Faculty Feature: Professor Phoebe Zerwick
Posted on: March 27, 2014
Phoebe Zerwick is a Professor of Writing at Wake Forest University. She grew up in New York City and attended the University of Chicago as an undergraduate. Like so many students, she initially wanted to be a doctor, and got a Bachelor’s Degree in General Studies in the Humanities, with concentrations on science and nature writing. But she decided not to spend the next 8 years in medical school, and instead took a job for the city government in New York. It was in New York that she chose to pursue journalism. She went to the Columbia School of Journalism, and after graduating, moved to Winston-Salem to start her career at the Winston-Salem Journal. She remained at the Journal for over 20 years before coming to the University.
What inspired you to become a journalist and what is your greatest achievement?
I worked for three years after college for the city government in New York City. I found the bureaucracy to be stifling. I had always been interested in journalism; in high school, I imagined myself as a kind of writer, and in college, I worked on the school newspaper. I liked the idea of being out in the world instead of behind a desk, writing and producing something every day. I spent most of my life as a journalist at the Winston-Salem Journal, where I worked for a little over 20 years. Towards the end of my time there, I was the newspaper’s investigative reporter and I did a lot of work on cases of wrongful conviction. My greatest achievement as a reporter, I think, was being instrumental in getting a local man named Daryl Hunt exonerated. You can’t get much better than that or have a better sense of accomplishment.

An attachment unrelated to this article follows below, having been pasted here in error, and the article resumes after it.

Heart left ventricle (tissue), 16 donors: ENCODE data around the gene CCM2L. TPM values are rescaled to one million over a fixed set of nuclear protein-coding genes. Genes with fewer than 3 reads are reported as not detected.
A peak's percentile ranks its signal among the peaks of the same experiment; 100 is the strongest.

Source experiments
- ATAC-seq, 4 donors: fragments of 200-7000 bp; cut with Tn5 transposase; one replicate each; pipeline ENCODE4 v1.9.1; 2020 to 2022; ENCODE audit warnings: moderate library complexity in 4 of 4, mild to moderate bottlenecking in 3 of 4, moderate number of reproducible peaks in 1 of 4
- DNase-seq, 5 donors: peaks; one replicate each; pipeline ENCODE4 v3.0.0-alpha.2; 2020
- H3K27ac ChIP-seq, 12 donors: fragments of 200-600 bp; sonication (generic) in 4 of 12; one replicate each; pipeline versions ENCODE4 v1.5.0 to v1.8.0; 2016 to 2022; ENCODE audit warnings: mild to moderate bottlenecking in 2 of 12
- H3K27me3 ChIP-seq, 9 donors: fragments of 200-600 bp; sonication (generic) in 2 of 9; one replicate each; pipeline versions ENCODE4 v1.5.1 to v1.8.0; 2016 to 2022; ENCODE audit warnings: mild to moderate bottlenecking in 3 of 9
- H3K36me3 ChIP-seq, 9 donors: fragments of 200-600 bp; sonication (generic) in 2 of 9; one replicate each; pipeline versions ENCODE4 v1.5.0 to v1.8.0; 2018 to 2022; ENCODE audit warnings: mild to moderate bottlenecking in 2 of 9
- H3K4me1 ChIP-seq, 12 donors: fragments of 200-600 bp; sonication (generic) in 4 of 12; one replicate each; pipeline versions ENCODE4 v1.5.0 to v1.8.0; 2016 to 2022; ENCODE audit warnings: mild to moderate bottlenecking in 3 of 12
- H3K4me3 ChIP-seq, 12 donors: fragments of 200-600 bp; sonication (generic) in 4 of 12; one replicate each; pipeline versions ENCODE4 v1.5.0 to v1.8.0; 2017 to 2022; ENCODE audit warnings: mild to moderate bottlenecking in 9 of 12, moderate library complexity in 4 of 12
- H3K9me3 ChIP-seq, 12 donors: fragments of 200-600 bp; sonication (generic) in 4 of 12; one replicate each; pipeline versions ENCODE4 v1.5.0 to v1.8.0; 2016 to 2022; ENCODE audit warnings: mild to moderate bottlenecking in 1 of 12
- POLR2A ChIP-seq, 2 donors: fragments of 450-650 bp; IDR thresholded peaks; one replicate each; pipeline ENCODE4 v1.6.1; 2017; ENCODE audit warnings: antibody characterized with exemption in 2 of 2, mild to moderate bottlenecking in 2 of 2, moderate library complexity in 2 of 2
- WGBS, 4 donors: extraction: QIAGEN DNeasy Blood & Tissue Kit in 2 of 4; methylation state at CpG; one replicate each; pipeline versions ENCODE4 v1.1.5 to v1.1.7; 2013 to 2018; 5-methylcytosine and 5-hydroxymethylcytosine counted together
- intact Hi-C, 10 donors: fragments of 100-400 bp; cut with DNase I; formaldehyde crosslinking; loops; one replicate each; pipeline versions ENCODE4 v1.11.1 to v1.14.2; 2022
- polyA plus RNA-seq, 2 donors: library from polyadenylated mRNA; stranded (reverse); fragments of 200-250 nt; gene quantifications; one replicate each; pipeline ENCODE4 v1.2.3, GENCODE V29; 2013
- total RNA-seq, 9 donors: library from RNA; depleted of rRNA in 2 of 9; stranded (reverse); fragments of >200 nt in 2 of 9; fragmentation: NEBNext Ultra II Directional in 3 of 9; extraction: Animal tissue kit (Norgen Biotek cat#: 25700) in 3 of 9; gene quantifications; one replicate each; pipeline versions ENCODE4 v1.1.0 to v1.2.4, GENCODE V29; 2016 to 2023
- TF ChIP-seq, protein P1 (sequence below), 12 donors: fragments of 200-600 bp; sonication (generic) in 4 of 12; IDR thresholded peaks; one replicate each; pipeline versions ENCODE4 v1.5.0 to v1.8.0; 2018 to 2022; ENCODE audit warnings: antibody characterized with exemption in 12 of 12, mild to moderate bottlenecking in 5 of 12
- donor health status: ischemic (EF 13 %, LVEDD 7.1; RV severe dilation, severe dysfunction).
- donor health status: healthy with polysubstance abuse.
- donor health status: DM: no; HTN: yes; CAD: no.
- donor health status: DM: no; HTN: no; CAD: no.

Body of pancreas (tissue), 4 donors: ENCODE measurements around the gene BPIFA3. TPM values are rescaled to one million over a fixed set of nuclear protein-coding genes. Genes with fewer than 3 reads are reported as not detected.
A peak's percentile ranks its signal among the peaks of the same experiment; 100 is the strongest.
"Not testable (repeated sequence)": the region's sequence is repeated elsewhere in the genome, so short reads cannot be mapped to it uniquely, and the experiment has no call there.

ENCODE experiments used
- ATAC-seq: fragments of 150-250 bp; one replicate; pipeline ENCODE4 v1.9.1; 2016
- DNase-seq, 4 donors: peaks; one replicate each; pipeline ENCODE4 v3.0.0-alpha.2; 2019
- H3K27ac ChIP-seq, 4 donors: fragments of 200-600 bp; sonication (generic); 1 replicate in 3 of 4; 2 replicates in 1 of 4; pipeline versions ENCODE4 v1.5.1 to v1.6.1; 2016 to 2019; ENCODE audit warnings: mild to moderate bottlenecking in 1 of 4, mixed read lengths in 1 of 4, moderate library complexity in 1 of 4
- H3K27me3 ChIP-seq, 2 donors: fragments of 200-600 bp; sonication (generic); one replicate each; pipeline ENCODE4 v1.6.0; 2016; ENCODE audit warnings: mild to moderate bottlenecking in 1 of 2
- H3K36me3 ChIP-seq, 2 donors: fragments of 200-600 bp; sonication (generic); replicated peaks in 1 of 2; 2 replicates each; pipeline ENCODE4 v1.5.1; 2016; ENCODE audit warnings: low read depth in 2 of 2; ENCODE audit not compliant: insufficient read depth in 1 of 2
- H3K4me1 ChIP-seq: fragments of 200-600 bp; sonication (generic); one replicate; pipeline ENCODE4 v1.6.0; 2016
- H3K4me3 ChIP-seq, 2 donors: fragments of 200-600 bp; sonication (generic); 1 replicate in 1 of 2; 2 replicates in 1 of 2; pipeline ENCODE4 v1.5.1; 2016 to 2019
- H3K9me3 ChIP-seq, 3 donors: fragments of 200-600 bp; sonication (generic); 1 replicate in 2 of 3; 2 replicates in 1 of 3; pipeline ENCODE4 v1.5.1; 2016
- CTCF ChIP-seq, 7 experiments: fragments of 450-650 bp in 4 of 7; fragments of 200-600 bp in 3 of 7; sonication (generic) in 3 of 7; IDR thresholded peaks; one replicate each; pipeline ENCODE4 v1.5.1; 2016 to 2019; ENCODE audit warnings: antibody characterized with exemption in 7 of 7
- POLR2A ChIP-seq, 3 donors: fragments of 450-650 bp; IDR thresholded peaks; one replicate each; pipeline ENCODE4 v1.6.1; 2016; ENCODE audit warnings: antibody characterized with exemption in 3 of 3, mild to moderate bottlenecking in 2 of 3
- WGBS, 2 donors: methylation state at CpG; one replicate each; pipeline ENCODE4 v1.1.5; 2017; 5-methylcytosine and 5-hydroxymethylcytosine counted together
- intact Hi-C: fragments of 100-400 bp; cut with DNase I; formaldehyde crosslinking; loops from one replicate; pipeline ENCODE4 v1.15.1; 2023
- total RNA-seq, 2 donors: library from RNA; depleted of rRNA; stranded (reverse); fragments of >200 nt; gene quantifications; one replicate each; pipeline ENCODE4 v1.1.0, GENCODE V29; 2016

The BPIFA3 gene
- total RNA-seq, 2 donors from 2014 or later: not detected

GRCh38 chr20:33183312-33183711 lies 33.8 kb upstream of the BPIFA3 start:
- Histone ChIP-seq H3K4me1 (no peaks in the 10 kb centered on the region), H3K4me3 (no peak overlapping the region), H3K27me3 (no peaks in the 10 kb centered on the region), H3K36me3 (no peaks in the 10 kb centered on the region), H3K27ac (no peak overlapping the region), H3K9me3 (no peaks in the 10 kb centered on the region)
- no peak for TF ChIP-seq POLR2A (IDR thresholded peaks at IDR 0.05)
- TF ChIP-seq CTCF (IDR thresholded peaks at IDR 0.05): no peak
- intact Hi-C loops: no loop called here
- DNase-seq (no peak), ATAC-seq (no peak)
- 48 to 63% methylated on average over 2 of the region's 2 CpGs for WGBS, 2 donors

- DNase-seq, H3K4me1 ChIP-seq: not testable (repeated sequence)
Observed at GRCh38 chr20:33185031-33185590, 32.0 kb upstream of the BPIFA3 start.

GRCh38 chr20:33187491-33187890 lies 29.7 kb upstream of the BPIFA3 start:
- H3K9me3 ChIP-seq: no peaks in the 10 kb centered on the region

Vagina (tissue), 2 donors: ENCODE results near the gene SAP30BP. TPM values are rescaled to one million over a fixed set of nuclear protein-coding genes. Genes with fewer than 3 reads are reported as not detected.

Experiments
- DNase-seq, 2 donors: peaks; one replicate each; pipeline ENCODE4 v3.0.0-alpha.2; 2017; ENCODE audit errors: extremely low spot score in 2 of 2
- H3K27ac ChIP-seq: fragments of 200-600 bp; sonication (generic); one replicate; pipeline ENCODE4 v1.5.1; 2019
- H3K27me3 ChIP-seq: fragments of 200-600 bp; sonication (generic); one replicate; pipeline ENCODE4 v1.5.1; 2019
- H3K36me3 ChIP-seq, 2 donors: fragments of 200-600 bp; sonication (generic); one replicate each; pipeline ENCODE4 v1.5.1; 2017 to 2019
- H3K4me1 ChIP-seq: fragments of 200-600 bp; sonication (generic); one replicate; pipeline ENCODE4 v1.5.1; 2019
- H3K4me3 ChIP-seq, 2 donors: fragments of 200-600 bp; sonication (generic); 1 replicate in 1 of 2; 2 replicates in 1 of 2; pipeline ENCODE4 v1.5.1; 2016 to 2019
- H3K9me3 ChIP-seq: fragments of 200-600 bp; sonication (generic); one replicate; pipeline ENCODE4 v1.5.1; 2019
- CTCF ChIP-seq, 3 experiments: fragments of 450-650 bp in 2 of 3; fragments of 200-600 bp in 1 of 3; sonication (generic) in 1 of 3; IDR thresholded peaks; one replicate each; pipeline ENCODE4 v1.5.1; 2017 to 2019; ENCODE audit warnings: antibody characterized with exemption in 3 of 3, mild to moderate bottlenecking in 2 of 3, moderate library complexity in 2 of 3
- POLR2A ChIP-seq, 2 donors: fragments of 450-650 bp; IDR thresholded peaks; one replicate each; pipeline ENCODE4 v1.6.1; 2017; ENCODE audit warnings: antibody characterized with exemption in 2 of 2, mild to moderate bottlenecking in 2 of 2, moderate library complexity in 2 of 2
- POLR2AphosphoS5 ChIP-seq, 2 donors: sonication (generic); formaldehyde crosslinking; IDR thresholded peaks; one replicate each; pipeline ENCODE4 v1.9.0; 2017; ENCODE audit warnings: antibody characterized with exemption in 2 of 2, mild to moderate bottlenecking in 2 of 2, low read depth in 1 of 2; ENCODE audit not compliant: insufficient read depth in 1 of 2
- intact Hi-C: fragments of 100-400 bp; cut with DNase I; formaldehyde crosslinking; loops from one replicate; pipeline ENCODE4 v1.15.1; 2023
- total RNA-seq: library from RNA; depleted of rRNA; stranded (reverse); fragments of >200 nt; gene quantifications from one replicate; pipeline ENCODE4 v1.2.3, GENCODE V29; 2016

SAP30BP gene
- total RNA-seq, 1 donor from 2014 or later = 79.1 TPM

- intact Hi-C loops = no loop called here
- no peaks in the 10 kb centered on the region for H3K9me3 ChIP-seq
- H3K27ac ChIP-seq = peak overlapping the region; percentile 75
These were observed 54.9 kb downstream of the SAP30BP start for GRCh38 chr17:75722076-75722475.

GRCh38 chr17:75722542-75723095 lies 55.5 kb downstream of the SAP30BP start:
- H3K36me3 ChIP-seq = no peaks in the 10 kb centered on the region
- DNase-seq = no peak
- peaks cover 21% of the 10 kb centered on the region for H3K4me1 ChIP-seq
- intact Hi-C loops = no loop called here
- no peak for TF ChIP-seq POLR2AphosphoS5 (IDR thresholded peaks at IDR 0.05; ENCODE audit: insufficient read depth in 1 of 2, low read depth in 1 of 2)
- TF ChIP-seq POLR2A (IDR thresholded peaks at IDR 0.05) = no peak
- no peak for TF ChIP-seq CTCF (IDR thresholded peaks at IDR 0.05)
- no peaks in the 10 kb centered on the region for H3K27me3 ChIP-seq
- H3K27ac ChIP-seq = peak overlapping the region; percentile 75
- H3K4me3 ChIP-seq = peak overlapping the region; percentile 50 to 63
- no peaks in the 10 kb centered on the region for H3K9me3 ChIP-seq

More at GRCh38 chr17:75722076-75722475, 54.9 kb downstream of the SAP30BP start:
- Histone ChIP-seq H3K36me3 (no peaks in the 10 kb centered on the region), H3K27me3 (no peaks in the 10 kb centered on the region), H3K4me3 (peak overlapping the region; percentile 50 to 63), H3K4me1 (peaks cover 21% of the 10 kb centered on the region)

Do you have any advice for aspiring journalists?
Writers write. A lot of us think about writing but we never get around to actually writing. If you want to be a journalist, writers write and it requires a lot of discipline. Make yourself write every day. Journalists need to get a job where you are writing all the time, even if it’s not a journalism job. And journalists these days need to have skills beyond writing. They need to know how to function in the digital world. They need to know about taking pictures, shooting video and recording audio for radio. It’s not enough just to be a writer anymore in journalism.
In your opinion, what qualities does an A paper possess?
A top tier paper has to be clear, coherent and make good use of evidence. It needs to be well organized and I need to be able to see the train of thought through clear transitions. Spelling and grammar must be correct. In an A paper, I look for something that is original or that has a different take on an idea or through a very unusual connection between a text and their own experience. As a journalist, I want an opening that grabs me and an ending that leaves me thinking.